So, how does all this pertain to powerlifting? Well, I feel that confidence always plays a very big role in putting up huge weights, and I even feel that arrogance has its place too. I have seen so many lifters on the platform who miss the weight as soon as they pick it up. You can usually see it in their faces and their eyes once they feel the weight on their back or in their hands, sometimes you can even see it on the walk out to the platform. They lost or never had confidence in there own abilities. It's a sad thing to see someone miss a lift when you know damn well that he has the physical strength to do it. I have always said that true strength comes from the heart and the mind. I say it comes from the mind because the mind controls the body. A confident mind will make confident muscles. You have to believe and know you can do it. If there is doubt in the mind, there will be doubt in the muscles. I also say it comes from the heart because the heart has pride. Pride of heart can give you confidence of mind. You have to be proud of your abilities and confident in what you can do. I would take an athlete with heart and mind over a genetic freak any day.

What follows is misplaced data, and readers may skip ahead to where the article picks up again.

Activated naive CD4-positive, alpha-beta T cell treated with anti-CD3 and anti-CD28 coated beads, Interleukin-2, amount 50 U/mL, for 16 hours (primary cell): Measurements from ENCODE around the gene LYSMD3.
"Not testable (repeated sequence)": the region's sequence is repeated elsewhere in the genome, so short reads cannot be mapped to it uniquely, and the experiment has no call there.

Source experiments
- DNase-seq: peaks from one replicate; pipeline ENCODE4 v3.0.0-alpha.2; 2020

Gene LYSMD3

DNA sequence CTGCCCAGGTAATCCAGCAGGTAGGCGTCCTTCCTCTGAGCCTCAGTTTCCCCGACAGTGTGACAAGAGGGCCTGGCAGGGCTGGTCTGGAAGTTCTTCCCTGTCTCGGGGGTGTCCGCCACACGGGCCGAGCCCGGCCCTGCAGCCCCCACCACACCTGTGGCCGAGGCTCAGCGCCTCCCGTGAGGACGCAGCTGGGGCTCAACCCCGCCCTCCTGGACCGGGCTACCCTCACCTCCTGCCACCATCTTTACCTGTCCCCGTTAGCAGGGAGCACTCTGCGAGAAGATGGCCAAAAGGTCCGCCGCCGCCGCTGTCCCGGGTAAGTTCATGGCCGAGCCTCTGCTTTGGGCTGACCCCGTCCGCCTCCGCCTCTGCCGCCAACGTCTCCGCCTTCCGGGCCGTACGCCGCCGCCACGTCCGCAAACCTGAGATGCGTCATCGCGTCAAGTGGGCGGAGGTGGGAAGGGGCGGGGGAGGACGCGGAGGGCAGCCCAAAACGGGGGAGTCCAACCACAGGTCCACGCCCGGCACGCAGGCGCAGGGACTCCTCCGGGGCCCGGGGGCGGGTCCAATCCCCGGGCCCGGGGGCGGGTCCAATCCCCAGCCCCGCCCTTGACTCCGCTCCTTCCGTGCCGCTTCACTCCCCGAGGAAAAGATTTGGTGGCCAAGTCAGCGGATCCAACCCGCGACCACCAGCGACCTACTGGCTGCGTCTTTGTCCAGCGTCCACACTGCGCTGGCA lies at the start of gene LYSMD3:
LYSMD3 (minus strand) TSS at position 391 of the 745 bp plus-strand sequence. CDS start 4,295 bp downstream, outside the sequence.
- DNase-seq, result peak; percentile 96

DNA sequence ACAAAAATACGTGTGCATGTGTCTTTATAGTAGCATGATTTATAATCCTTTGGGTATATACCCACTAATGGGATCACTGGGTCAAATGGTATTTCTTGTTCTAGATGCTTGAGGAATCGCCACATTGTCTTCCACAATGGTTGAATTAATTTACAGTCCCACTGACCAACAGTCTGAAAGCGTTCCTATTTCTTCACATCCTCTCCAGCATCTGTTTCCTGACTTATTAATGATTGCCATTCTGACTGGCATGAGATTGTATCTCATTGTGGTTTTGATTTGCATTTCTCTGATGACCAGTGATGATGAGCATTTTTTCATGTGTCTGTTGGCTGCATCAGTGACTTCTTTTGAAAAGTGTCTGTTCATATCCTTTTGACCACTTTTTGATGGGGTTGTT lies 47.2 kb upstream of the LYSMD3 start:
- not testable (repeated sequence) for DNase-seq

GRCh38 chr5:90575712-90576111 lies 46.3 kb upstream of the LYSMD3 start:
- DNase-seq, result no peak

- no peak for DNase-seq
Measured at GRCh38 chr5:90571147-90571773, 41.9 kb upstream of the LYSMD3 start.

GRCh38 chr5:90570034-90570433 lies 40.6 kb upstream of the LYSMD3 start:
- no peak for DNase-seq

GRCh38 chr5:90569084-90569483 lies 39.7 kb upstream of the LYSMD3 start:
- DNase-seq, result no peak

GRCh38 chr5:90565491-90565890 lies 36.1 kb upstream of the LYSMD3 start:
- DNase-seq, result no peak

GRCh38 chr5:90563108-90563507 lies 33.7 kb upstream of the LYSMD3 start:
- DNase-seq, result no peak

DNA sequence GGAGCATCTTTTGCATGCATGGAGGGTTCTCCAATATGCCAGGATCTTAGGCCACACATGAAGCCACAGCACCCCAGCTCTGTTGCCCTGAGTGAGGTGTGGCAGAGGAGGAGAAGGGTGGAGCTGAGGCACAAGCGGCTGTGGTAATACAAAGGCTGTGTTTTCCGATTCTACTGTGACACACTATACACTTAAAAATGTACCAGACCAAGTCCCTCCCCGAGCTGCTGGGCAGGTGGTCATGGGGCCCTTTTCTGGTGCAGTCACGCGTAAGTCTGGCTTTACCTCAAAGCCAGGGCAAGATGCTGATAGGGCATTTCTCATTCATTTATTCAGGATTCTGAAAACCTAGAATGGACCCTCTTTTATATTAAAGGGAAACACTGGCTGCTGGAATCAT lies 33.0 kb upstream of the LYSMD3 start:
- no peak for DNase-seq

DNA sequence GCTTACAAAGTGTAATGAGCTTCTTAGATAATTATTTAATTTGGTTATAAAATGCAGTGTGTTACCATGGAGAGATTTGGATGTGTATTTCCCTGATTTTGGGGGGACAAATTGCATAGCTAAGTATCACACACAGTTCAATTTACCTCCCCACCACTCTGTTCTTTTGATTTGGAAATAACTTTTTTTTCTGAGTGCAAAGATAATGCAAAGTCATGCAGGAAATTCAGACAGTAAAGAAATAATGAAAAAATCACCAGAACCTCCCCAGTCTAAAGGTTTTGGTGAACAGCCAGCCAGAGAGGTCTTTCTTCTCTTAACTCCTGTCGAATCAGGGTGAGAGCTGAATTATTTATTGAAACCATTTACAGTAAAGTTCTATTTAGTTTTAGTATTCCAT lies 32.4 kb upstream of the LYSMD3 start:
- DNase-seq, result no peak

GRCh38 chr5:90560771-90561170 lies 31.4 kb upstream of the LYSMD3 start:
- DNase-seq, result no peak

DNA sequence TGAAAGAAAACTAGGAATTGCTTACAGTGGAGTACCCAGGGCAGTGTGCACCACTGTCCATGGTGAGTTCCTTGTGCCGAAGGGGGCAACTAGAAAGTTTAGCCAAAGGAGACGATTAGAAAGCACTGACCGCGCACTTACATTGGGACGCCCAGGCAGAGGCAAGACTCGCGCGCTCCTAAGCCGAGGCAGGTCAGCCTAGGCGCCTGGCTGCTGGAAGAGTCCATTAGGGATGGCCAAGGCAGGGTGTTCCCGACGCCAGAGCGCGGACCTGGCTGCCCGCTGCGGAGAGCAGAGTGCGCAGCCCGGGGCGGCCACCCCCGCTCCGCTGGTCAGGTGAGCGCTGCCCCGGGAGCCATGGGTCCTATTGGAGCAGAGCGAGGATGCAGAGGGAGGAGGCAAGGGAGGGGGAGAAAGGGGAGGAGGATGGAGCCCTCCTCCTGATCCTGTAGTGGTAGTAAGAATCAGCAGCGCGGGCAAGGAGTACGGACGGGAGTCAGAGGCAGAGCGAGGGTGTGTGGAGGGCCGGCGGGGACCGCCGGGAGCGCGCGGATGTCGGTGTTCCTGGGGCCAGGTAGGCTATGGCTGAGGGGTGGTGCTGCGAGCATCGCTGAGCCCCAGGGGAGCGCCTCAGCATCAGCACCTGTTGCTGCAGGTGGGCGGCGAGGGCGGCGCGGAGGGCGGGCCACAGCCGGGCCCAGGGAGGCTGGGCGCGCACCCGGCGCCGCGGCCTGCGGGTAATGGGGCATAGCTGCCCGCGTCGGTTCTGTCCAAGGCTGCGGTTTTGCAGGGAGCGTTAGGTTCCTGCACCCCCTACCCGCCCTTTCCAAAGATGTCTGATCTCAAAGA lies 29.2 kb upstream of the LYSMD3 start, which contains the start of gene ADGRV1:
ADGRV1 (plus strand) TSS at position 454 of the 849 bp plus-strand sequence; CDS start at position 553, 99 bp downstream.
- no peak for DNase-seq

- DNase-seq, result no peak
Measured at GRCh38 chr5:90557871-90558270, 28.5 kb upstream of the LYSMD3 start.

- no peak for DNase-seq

Let's talk a bit about arrogance now. I have seen many arrogant lifters in my day—most of which never make it to the highest levels. Then again, there are a few at the highest levels, but just a few. Most of the arrogant lifters I see are the ones that think they are all badass in their little gyms. They're also the ones that make all kinds of excuses about how any of the world class lifters can lift so much. These are the big fish in a little pond who never venture out because they know exactly what they are, and that's exactly why they put on the big show or front. They are too stupid to get out of their own way. I have seen many that could actually be decent, but they won't listen to anyone. They think they know everything or are too weak to admit that they don't. In this respect, arrogance is similar to ego, in my opinion. And in a gym—if you want to be good—you need to check your ego at the door.